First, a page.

The role of a CIO

The Chief Information Officer (CIO) is the executive in charge of a company’s IT function. They are tasked with defining the technology strategy and overseeing the operations of infrastructure, computing systems and other technology required to support the organization’s unique goals and business objectives. The role of CIO is one of the most challenging executive positions in modern companies. The CIO must understand the technology in use by the company today and where technology trends are going. They must also understand the company’s business strategy and market dynamics in order to advise business leaders on technology investment choices.

Because modern IT environments are complex, yet critical to business operations, the CIO must also take an active role in risk management, security and compliance issues to ensure that technology decisions do not cause the company to become vulnerable to physical, cyber or financial risk. Modern CIOs find themselves spending a considerable amount of time on these issues, both in implementing strategy through policies as well as responding to critical vulnerabilities and major incidents.

The CIO does not manage the IT function alone. They are typically supported by a management team with individuals appointed to oversee various aspects of the company’s technology environment and IT operations. With the diverse nature of modern technology and the complexity involved in keeping everything running smoothly, the CIO relies heavily on their team of IT managers to work together to manage day-to-day operations. Often referred to as the IT leadership team, this group of managers direct the activities of technical staff, make procurement decisions and direct the organization’s technology resources to best align with business needs.

The difference between a CIO and CTO

Some companies have two executives appointed to oversee technology matters. Though their job titles may seem to imply redundancy, the role of the Chief Information Officer (CIO) and Chief Technology Officer (CTO) are quite different. The CIO is typically focused on the use of technology to support internal business operations while the CTO is typically concerned with the use of technology in the products and services that the company delivers into the marketplace.

There are two key areas where the CIO and CTO role may overlap, requiring either more clearly defined job charters or collaboration between the technology executives. Those areas are technology usage in the supply chain and technology related to customer engagement (eCommerce, customer support, distribution, etc.).

Technology usage in the supply chain

Supply chain and manufacturing processes in most companies are highly automated and instrumented in order to give the company fine-grain control over the processes and flow of materials that are refined into the products sold to customers. While manufacturing is an internal business process (as is supply chain management), technology decisions in this area can have a large impact on the quality and profitability of the company’s products. The CTO will typically be involved in guiding technology selection decisions related to manufacturing and supply chain while the CIO likely will oversee how the technology is managed and how information gathered from the supply chain process is used in the context of other business processes.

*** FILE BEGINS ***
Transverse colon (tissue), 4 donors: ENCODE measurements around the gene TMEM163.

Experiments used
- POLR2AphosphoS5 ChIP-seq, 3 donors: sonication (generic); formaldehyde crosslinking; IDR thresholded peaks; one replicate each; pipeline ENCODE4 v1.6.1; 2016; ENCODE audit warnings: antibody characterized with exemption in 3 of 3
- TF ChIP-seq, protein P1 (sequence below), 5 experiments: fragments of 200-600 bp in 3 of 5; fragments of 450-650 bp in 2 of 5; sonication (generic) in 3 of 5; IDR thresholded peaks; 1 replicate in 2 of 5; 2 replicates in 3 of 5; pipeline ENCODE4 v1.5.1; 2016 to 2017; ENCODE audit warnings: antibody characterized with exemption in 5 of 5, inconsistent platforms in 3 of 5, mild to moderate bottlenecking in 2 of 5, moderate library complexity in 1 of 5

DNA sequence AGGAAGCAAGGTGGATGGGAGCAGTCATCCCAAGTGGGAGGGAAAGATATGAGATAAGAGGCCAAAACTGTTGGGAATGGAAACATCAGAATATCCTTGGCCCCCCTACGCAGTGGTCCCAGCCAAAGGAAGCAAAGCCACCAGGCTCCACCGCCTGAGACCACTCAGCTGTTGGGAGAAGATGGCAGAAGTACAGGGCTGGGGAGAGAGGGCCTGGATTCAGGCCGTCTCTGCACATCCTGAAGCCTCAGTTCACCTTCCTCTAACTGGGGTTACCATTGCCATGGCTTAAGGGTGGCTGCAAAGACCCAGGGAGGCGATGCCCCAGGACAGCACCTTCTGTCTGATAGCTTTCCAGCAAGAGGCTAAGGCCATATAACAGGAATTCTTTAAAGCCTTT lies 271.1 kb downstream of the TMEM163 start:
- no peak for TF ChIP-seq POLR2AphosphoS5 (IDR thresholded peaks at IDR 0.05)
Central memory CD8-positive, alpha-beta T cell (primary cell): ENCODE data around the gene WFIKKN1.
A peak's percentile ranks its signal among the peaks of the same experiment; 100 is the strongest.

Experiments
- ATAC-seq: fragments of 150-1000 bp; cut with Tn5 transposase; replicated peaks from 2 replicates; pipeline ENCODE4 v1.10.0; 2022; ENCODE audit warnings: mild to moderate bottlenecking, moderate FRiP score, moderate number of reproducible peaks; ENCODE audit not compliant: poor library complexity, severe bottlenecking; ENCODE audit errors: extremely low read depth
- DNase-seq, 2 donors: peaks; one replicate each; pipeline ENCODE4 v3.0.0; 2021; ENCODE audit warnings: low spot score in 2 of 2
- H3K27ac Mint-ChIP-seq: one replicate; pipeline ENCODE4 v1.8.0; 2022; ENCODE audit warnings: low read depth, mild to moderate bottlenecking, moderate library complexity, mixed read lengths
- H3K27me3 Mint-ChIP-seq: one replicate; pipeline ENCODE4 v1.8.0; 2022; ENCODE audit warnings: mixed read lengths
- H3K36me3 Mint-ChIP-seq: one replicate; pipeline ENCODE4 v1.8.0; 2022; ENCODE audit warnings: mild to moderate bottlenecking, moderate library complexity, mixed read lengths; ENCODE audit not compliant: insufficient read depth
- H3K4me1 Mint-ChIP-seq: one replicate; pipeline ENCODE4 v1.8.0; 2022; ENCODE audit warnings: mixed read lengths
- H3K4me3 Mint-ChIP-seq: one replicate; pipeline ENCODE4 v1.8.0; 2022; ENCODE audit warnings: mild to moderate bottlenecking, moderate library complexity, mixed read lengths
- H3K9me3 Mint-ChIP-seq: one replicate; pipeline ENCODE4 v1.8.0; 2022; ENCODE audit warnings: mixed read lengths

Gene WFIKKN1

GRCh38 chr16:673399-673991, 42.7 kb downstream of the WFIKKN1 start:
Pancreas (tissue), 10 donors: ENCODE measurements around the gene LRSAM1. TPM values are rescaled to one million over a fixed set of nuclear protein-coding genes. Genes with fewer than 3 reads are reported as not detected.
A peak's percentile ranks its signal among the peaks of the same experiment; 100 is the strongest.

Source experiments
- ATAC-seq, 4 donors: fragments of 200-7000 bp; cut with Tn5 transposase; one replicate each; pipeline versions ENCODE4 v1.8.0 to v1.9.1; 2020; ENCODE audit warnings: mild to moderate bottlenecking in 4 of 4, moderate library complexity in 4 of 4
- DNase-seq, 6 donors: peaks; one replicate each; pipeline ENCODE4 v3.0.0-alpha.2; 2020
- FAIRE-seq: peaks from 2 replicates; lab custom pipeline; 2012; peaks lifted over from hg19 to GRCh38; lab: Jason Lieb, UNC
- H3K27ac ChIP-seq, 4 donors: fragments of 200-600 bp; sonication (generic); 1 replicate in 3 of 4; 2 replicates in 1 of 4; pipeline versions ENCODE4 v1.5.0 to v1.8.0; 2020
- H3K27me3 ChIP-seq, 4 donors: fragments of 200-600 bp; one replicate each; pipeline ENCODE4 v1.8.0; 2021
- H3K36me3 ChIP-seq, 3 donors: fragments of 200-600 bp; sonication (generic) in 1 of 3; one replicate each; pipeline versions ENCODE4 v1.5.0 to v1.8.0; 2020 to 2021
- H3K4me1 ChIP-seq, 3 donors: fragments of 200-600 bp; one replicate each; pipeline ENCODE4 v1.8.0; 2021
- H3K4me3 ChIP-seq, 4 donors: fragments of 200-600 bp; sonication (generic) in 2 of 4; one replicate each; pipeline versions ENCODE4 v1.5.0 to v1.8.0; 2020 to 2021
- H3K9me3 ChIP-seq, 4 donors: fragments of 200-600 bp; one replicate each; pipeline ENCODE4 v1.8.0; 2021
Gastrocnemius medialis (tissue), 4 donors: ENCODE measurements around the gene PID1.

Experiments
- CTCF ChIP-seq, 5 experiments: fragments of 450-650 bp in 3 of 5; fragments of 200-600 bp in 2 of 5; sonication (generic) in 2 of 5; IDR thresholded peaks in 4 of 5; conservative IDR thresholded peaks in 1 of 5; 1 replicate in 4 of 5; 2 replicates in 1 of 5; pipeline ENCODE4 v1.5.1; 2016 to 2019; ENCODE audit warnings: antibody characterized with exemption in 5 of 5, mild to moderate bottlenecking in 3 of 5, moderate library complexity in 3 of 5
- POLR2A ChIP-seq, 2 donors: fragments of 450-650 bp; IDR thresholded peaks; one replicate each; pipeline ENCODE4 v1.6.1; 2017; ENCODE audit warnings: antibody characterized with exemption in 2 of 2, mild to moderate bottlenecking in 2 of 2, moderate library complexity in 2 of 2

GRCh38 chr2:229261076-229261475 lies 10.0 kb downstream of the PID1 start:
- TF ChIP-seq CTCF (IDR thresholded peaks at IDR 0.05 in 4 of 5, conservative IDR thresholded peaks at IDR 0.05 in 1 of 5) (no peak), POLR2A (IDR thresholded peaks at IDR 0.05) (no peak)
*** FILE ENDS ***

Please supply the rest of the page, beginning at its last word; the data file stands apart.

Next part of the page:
Technology used for customer engagement

Similar to supply chain processes, most companies have leveraged technologies to modernize their customer engagement experiences. In many instances, the technology is so embedded in the experience of both selling products and services and supporting the customer after the sale, most customers now blend their perceptions of product quality with those of the sales experience. It is for this reason that the CTO is often involved in technology decisions relating to customer engagement – ensuring that the customer experience is consistent between operational processes and the products themselves. CIOs, on the other hand, are concerned with the impact of customer engagement technology on employee productivity and the use of customer information to drive business decisions.

Most modern companies would benefit from both a CIO focused on internal technology use and a separate CTO focused on the use of technology in products, services, and customer experiences. These two roles work best if the executives have a strong and collaborative working relationship and understand where their individual areas of responsibilities overlap and require enhanced collaboration.

CIO Responsibilities

The CIO has a diverse set of job responsibilities, both technical and strategic. They are the executive bridge between the IT function and business leaders. At the strategic level, the CIO is responsible for:

1. Creating business value for the company through technology

2. Directing the use of company IT resources to achieve the company’s strategic objectives

3. Ensuring IT systems are managed appropriately to manage cost, risk and enable business agility

The CIO’s strategic responsibilities are no different than any other executive tasked with leading an internal business function (manage the resources under your control to maximize business value). What makes the CIO’s role different from other executives is the scale of dependencies that must be managed in the IT supply chain and the breadth of cross-functional relationships that must be maintained to keep IT aligned with other business functions. At the operational level, the CIO is responsible for:

  • Personnel management of staff in the IT function
  • Negotiating vendor and supplier relationships
  • Overseeing IT architecture
  • Defining IT policies, standards and governance processes
  • Information risk management (IRM)
  • Managing IT spending and investment decisions
  • Capacity and technology lifecycle management
  • Understanding technology trends and their applicability to business objectives
  • Major Incident Management communications with executives and stakeholders